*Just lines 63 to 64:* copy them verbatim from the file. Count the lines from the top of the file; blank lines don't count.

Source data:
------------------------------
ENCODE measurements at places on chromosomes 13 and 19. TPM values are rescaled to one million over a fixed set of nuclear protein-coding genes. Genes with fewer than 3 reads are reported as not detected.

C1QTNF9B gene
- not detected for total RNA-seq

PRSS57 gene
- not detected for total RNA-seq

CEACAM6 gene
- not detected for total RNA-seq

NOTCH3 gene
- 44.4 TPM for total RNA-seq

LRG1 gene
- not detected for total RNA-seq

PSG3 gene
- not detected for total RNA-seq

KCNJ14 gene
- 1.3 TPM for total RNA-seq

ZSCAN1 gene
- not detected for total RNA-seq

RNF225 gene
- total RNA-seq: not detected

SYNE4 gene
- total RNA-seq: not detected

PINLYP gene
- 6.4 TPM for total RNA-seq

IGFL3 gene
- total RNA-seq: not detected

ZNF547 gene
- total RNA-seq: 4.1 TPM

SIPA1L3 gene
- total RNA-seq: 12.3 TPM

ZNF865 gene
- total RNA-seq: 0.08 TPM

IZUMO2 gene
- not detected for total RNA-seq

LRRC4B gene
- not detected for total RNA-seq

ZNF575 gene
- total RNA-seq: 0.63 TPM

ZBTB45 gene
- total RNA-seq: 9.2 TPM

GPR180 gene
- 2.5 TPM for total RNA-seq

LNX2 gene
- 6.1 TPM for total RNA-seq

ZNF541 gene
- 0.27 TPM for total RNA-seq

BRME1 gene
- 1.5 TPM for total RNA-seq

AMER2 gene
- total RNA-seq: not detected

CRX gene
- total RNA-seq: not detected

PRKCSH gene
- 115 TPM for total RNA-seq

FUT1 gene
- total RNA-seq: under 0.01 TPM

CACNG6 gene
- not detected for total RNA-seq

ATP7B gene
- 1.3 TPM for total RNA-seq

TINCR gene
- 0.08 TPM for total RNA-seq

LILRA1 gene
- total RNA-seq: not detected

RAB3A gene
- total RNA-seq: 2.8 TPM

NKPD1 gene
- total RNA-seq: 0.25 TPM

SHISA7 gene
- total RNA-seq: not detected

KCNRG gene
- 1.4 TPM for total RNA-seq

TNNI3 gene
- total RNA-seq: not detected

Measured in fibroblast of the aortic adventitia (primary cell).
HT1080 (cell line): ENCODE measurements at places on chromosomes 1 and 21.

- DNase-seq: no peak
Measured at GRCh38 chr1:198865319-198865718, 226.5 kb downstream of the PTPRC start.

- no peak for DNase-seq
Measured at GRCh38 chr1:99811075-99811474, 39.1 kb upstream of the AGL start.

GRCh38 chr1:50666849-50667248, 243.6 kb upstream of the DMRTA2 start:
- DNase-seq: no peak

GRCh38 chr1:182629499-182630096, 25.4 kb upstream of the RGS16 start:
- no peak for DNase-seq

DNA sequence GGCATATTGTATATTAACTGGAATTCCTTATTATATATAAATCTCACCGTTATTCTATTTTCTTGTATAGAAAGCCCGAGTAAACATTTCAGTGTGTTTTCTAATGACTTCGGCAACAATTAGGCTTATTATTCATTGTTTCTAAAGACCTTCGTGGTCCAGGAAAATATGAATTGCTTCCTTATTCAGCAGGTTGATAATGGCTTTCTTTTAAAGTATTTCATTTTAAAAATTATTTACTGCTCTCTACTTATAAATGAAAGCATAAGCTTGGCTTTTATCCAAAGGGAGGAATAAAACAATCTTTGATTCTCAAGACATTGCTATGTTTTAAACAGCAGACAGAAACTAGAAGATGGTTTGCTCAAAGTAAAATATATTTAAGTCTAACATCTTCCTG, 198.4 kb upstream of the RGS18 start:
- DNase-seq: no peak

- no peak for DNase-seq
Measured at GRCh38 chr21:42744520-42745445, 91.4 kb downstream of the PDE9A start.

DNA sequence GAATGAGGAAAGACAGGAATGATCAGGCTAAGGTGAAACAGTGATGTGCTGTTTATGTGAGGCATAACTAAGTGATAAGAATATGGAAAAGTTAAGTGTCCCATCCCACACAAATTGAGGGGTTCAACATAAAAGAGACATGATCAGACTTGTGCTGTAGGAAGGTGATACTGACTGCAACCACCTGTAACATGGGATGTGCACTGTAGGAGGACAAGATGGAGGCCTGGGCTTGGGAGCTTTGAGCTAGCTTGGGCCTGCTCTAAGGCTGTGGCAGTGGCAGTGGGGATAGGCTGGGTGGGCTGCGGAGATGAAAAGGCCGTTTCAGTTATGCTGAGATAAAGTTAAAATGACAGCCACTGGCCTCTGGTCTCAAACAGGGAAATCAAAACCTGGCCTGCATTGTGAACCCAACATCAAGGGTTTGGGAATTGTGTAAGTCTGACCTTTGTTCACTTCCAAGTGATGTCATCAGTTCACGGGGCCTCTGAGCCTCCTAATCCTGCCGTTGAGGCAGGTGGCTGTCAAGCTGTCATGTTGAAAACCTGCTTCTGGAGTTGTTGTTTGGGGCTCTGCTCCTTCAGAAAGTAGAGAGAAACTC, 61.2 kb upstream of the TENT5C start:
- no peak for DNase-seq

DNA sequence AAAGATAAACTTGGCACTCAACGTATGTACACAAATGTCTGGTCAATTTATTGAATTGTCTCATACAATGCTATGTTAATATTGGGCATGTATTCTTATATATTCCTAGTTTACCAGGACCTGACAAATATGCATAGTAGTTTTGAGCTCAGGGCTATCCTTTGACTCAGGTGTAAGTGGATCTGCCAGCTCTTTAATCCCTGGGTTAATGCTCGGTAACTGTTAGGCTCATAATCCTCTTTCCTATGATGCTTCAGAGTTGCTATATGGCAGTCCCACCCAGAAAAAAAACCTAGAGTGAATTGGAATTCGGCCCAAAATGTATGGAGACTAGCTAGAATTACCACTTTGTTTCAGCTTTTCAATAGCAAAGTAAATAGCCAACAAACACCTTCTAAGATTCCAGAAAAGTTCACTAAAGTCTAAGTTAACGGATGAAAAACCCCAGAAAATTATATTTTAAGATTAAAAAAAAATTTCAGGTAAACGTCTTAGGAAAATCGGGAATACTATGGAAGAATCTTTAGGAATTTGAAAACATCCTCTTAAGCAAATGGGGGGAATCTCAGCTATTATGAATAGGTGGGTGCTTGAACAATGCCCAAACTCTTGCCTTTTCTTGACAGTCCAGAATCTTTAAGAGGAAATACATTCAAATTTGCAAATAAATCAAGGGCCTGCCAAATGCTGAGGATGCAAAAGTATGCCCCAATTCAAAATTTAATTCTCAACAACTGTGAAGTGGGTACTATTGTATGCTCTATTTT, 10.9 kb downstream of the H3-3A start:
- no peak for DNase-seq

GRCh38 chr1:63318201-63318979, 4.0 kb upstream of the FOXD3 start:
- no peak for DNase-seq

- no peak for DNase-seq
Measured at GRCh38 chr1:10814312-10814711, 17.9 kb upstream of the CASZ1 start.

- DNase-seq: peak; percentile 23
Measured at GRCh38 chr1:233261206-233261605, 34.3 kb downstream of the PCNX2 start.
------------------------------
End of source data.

- total RNA-seq: not detected

RAB3A gene